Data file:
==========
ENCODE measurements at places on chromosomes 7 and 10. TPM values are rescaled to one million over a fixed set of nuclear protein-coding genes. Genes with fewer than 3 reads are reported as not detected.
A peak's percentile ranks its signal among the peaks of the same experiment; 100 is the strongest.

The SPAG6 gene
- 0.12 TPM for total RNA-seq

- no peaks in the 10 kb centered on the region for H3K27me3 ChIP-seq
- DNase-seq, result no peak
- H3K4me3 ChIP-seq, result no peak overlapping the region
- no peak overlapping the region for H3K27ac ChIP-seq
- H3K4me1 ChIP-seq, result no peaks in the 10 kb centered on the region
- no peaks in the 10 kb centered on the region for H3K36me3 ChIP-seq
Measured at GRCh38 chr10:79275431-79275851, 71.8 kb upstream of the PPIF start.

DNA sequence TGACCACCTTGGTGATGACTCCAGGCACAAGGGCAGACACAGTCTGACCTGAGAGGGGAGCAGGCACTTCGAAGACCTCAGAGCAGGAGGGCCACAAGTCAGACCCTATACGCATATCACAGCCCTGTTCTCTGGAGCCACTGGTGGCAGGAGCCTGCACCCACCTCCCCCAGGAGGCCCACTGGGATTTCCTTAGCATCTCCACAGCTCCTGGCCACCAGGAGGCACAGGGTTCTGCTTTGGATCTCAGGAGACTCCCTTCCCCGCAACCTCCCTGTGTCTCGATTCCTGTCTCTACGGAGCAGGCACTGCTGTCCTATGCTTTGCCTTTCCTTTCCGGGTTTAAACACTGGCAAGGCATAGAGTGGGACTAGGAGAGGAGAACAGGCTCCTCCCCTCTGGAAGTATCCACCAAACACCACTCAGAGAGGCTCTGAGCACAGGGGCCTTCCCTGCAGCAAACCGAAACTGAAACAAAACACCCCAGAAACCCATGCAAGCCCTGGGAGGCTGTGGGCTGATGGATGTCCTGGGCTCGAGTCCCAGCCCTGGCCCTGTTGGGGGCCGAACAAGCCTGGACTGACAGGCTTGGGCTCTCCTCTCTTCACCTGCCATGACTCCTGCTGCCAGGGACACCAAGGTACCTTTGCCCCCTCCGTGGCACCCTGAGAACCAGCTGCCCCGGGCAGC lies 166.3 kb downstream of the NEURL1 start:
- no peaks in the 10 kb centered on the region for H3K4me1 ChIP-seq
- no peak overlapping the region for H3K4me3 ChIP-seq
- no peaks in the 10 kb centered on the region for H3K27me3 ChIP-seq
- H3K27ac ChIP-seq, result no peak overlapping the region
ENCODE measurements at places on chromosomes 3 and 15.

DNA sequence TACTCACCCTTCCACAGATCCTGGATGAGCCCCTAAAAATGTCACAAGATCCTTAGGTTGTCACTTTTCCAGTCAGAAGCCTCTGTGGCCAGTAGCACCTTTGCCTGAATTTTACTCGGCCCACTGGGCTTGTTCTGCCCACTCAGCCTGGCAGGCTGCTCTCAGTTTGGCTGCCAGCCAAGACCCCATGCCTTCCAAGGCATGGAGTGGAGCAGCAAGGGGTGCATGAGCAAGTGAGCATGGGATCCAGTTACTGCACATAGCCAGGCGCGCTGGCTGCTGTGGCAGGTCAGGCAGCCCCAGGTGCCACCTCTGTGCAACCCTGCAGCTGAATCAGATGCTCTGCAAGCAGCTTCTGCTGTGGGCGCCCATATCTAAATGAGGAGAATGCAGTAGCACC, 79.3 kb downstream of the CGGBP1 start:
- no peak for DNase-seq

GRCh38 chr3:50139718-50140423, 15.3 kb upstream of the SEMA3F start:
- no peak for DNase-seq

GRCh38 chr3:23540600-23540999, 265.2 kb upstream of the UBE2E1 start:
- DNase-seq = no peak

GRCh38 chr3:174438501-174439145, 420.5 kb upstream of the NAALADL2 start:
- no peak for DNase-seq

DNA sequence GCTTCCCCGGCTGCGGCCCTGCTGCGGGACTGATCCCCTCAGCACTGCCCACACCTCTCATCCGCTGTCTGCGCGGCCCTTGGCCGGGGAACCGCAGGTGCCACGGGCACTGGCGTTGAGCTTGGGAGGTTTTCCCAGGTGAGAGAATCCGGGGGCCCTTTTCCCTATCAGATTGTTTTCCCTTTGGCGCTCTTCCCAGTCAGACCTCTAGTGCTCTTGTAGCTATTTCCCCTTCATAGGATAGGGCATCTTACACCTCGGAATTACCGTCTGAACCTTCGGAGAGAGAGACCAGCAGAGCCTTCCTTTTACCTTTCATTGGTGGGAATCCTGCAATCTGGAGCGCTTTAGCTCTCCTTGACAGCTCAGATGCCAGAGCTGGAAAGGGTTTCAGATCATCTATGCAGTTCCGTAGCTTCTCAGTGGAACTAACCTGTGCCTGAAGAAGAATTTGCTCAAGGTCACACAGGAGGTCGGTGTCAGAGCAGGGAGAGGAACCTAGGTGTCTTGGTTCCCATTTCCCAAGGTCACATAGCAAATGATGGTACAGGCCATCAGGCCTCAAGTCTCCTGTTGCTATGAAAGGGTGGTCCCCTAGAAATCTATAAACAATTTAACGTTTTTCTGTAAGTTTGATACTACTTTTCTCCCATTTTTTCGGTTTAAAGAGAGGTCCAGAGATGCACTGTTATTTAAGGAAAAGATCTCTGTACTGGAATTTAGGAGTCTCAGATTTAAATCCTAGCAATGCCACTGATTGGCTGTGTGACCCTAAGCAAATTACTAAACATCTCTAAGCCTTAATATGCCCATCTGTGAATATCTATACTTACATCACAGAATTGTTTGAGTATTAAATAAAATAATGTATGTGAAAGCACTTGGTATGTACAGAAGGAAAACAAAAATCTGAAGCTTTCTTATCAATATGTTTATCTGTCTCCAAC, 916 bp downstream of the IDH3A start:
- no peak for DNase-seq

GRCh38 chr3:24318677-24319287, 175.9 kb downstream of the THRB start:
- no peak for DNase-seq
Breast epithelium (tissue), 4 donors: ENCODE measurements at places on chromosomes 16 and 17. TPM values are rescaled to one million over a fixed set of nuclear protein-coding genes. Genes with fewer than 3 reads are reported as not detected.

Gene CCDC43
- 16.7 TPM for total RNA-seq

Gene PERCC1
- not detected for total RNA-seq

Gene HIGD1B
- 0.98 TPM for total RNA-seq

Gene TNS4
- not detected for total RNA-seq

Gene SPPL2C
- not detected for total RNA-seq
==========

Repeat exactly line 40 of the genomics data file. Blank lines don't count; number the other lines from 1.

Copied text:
- not detected for total RNA-seq